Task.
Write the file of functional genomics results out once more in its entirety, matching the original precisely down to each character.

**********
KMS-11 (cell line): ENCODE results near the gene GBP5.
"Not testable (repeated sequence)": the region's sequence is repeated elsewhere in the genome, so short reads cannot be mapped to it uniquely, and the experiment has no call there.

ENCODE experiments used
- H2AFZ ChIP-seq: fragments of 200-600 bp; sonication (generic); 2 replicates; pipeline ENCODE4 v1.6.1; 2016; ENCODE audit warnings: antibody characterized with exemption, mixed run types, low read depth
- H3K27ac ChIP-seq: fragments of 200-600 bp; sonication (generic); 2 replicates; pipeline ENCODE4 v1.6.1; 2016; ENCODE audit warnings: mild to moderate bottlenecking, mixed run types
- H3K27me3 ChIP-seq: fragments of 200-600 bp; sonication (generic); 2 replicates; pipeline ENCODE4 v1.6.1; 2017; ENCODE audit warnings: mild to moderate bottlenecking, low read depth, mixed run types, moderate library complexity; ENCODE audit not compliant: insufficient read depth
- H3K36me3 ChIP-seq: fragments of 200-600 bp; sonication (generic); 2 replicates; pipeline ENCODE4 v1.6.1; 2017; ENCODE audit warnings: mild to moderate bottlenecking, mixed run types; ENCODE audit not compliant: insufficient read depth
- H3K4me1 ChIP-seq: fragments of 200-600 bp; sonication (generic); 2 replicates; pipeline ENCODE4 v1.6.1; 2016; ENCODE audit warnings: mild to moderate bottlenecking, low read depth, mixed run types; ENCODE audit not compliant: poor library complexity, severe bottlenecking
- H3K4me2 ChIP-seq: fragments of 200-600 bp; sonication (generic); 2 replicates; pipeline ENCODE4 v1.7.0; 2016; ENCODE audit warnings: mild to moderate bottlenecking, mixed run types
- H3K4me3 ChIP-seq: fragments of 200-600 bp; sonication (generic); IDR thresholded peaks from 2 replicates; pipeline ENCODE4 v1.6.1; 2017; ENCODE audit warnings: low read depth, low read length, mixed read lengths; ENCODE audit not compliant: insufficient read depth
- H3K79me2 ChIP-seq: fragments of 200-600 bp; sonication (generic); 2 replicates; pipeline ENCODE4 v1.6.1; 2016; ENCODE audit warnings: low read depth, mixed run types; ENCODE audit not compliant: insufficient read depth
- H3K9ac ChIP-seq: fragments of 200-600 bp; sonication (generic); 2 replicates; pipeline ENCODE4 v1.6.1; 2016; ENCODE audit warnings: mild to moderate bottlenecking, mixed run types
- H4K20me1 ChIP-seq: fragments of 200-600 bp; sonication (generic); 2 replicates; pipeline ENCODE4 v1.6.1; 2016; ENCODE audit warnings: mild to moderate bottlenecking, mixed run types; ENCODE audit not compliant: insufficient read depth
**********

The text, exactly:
KMS-11 (cell line): ENCODE results near the gene GBP5.
"Not testable (repeated sequence)": the region's sequence is repeated elsewhere in the genome, so short reads cannot be mapped to it uniquely, and the experiment has no call there.

ENCODE experiments used
- H2AFZ ChIP-seq: fragments of 200-600 bp; sonication (generic); 2 replicates; pipeline ENCODE4 v1.6.1; 2016; ENCODE audit warnings: antibody characterized with exemption, mixed run types, low read depth
- H3K27ac ChIP-seq: fragments of 200-600 bp; sonication (generic); 2 replicates; pipeline ENCODE4 v1.6.1; 2016; ENCODE audit warnings: mild to moderate bottlenecking, mixed run types
- H3K27me3 ChIP-seq: fragments of 200-600 bp; sonication (generic); 2 replicates; pipeline ENCODE4 v1.6.1; 2017; ENCODE audit warnings: mild to moderate bottlenecking, low read depth, mixed run types, moderate library complexity; ENCODE audit not compliant: insufficient read depth
- H3K36me3 ChIP-seq: fragments of 200-600 bp; sonication (generic); 2 replicates; pipeline ENCODE4 v1.6.1; 2017; ENCODE audit warnings: mild to moderate bottlenecking, mixed run types; ENCODE audit not compliant: insufficient read depth
- H3K4me1 ChIP-seq: fragments of 200-600 bp; sonication (generic); 2 replicates; pipeline ENCODE4 v1.6.1; 2016; ENCODE audit warnings: mild to moderate bottlenecking, low read depth, mixed run types; ENCODE audit not compliant: poor library complexity, severe bottlenecking
- H3K4me2 ChIP-seq: fragments of 200-600 bp; sonication (generic); 2 replicates; pipeline ENCODE4 v1.7.0; 2016; ENCODE audit warnings: mild to moderate bottlenecking, mixed run types
- H3K4me3 ChIP-seq: fragments of 200-600 bp; sonication (generic); IDR thresholded peaks from 2 replicates; pipeline ENCODE4 v1.6.1; 2017; ENCODE audit warnings: low read depth, low read length, mixed read lengths; ENCODE audit not compliant: insufficient read depth
- H3K79me2 ChIP-seq: fragments of 200-600 bp; sonication (generic); 2 replicates; pipeline ENCODE4 v1.6.1; 2016; ENCODE audit warnings: low read depth, mixed run types; ENCODE audit not compliant: insufficient read depth
- H3K9ac ChIP-seq: fragments of 200-600 bp; sonication (generic); 2 replicates; pipeline ENCODE4 v1.6.1; 2016; ENCODE audit warnings: mild to moderate bottlenecking, mixed run types
- H4K20me1 ChIP-seq: fragments of 200-600 bp; sonication (generic); 2 replicates; pipeline ENCODE4 v1.6.1; 2016; ENCODE audit warnings: mild to moderate bottlenecking, mixed run types; ENCODE audit not compliant: insufficient read depth